Did you know around 11% of the household water is used to flush toilets in Florida? Last Water Wednesday was all about the toilets.
Toilets made before 1994 use anywhere from 3.6 gallons per flush (gpf) up to 8 gallons per flush, while new low flow toilets are mandated to use 1.6 gpf or less. According to the WaterSense Program, replacing old toilets with water efficient toilets can save 13,000 gallons of water for an average family. It could also save more than $140 every year in water bills. If we could replace all the old and inefficient toilets in the U.S., we would save 360 billion gallons of water every year. This is the amount of water that flows over Niagara Falls in about 9 days.
Believe or not, around 25 gallons of water are wasted through household water leaks every day. Toilets are often the culprit. If your toilet has a leak, most likely it is caused by an old or worn-out toilet flapper. Flappers are inexpensive rubber parts. They are easy to build up minerals or decay over time.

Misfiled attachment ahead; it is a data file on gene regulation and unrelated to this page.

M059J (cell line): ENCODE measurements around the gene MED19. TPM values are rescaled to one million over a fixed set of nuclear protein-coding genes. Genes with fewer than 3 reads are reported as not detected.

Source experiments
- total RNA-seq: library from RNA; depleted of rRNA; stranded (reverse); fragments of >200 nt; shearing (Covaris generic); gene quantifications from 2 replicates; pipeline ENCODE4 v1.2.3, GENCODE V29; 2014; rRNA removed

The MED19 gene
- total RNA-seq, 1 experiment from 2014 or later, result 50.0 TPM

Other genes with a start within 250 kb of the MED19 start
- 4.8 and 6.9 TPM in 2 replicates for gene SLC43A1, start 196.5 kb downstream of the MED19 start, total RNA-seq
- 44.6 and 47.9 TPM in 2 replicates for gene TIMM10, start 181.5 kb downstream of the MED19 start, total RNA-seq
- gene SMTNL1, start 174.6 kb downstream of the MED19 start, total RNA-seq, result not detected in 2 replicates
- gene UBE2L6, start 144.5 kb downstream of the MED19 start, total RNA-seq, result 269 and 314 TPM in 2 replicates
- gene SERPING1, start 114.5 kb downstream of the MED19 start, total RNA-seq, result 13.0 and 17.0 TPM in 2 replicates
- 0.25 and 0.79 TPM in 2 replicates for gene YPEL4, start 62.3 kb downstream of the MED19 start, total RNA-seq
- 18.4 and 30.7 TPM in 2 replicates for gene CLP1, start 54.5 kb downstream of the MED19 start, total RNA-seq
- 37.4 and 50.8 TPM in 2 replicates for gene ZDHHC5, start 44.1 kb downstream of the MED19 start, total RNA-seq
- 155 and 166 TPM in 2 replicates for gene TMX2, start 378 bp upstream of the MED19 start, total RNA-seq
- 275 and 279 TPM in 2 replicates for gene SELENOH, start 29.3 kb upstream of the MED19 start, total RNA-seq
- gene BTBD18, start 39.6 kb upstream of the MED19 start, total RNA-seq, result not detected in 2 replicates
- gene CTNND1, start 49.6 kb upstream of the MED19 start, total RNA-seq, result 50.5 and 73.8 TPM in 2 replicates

Meanwhile, what you should flush down into your toilet? During the national shortage of toilet paper, people are getting creative to find toilet paper alternatives. The question is, however, should you flush these toilet paper alternatives, such as wipes, napkins, or paper towels? The answer is no. Even products marked as “flushable” do not mean you should flush them. They may not clog your toilets, but they may clog the lift stations or the pumps at the wastewater treatment plants, or your septic systems. Remember, only flush 4Ps no matter you are a septic system user and a public sewer user.
Watch this Water Wednesday video to find out what these 4Ps are and how to check if your toilet is leaking.